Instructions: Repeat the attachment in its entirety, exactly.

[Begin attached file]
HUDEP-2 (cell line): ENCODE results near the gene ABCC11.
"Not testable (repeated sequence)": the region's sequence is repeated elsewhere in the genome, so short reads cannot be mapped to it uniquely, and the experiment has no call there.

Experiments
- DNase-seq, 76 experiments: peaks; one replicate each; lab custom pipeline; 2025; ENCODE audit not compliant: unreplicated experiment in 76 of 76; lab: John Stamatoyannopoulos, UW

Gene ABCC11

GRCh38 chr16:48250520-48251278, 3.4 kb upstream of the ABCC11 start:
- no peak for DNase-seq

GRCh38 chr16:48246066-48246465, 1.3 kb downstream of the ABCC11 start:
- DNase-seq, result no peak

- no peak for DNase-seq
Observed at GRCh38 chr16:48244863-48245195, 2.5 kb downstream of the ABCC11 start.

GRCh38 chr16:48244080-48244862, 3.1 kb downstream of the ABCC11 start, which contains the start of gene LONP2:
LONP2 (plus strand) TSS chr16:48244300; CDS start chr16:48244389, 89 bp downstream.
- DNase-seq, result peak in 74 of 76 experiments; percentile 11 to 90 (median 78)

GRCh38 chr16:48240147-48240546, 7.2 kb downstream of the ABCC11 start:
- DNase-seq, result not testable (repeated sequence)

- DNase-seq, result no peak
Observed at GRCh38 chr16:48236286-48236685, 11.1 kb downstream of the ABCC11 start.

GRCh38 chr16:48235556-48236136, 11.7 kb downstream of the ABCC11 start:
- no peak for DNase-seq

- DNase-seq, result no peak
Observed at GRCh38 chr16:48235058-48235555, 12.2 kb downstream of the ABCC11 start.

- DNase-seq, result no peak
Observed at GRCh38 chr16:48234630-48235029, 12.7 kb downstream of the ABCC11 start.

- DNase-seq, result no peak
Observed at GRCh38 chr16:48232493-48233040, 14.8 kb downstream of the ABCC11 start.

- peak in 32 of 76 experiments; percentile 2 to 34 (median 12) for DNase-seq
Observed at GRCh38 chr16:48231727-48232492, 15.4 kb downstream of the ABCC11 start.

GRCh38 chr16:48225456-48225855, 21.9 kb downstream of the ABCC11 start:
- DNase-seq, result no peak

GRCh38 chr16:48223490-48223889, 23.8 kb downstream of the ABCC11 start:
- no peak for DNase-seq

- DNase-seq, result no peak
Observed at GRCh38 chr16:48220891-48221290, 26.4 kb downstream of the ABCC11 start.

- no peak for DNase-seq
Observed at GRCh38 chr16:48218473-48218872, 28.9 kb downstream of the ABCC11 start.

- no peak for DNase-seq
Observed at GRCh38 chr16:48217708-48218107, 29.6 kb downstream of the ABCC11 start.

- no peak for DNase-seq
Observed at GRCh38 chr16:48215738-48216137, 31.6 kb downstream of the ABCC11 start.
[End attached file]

HUDEP-2 (cell line): ENCODE results near the gene ABCC11.
"Not testable (repeated sequence)": the region's sequence is repeated elsewhere in the genome, so short reads cannot be mapped to it uniquely, and the experiment has no call there.

Experiments
- DNase-seq, 76 experiments: peaks; one replicate each; lab custom pipeline; 2025; ENCODE audit not compliant: unreplicated experiment in 76 of 76; lab: John Stamatoyannopoulos, UW

Gene ABCC11

GRCh38 chr16:48250520-48251278, 3.4 kb upstream of the ABCC11 start:
- no peak for DNase-seq

GRCh38 chr16:48246066-48246465, 1.3 kb downstream of the ABCC11 start:
- DNase-seq, result no peak

- no peak for DNase-seq
Observed at GRCh38 chr16:48244863-48245195, 2.5 kb downstream of the ABCC11 start.

GRCh38 chr16:48244080-48244862, 3.1 kb downstream of the ABCC11 start, which contains the start of gene LONP2:
LONP2 (plus strand) TSS chr16:48244300; CDS start chr16:48244389, 89 bp downstream.
- DNase-seq, result peak in 74 of 76 experiments; percentile 11 to 90 (median 78)

GRCh38 chr16:48240147-48240546, 7.2 kb downstream of the ABCC11 start:
- DNase-seq, result not testable (repeated sequence)

- DNase-seq, result no peak
Observed at GRCh38 chr16:48236286-48236685, 11.1 kb downstream of the ABCC11 start.

GRCh38 chr16:48235556-48236136, 11.7 kb downstream of the ABCC11 start:
- no peak for DNase-seq

- DNase-seq, result no peak
Observed at GRCh38 chr16:48235058-48235555, 12.2 kb downstream of the ABCC11 start.

- DNase-seq, result no peak
Observed at GRCh38 chr16:48234630-48235029, 12.7 kb downstream of the ABCC11 start.

- DNase-seq, result no peak
Observed at GRCh38 chr16:48232493-48233040, 14.8 kb downstream of the ABCC11 start.

- peak in 32 of 76 experiments; percentile 2 to 34 (median 12) for DNase-seq
Observed at GRCh38 chr16:48231727-48232492, 15.4 kb downstream of the ABCC11 start.

GRCh38 chr16:48225456-48225855, 21.9 kb downstream of the ABCC11 start:
- DNase-seq, result no peak

GRCh38 chr16:48223490-48223889, 23.8 kb downstream of the ABCC11 start:
- no peak for DNase-seq

- DNase-seq, result no peak
Observed at GRCh38 chr16:48220891-48221290, 26.4 kb downstream of the ABCC11 start.

- no peak for DNase-seq
Observed at GRCh38 chr16:48218473-48218872, 28.9 kb downstream of the ABCC11 start.

- no peak for DNase-seq
Observed at GRCh38 chr16:48217708-48218107, 29.6 kb downstream of the ABCC11 start.

- no peak for DNase-seq
Observed at GRCh38 chr16:48215738-48216137, 31.6 kb downstream of the ABCC11 start.